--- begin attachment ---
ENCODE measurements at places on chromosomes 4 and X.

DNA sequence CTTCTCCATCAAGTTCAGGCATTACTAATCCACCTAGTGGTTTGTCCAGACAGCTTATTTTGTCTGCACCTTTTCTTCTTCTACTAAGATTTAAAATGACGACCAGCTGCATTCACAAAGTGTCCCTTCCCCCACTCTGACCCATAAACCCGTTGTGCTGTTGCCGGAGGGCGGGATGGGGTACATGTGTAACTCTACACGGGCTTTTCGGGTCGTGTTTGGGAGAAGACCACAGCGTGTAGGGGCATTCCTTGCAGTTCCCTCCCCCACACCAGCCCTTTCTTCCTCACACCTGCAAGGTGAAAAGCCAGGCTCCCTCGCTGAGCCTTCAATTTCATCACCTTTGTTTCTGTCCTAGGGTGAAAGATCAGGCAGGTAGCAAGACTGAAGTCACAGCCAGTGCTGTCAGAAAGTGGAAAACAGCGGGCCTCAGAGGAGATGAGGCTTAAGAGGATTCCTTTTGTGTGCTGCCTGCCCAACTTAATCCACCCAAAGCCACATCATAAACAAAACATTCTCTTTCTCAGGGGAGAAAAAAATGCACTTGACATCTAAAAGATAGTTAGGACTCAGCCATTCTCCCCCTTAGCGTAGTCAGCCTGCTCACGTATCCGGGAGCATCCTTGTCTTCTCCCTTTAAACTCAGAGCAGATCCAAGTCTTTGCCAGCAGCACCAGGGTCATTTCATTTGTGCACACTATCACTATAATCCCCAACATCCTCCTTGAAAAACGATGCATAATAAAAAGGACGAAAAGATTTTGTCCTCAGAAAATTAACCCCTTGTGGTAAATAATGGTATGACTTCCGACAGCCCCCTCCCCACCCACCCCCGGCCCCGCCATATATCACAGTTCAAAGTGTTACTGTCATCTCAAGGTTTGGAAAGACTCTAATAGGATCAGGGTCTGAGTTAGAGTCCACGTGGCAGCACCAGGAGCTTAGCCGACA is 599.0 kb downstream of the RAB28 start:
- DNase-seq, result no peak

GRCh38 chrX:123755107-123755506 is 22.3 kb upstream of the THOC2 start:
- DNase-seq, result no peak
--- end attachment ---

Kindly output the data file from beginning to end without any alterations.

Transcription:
ENCODE measurements at places on chromosomes 4 and X.

DNA sequence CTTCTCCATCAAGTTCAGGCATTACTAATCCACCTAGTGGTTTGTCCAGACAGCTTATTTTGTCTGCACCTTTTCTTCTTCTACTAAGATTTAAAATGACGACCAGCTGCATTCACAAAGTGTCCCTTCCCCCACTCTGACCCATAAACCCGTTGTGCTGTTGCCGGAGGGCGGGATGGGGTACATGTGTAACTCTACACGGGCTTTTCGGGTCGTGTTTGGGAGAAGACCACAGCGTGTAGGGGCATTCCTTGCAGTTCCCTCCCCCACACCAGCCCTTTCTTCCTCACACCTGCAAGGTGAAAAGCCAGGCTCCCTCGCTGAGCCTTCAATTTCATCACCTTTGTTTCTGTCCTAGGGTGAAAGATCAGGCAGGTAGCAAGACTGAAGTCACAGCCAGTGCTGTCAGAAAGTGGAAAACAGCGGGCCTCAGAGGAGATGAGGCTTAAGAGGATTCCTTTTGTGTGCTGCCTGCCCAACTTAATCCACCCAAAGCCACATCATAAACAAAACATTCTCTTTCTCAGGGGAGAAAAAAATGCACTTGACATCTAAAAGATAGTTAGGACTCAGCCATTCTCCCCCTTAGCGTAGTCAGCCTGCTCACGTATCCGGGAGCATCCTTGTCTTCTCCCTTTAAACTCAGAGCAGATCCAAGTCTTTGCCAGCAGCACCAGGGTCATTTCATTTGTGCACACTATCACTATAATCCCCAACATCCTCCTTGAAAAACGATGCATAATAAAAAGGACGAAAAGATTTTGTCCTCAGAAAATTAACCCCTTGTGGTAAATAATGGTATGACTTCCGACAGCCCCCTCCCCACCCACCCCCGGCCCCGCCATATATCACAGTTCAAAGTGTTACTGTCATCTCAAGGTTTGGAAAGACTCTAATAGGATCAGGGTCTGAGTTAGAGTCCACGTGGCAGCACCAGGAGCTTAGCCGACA is 599.0 kb downstream of the RAB28 start:
- DNase-seq, result no peak

GRCh38 chrX:123755107-123755506 is 22.3 kb upstream of the THOC2 start:
- DNase-seq, result no peak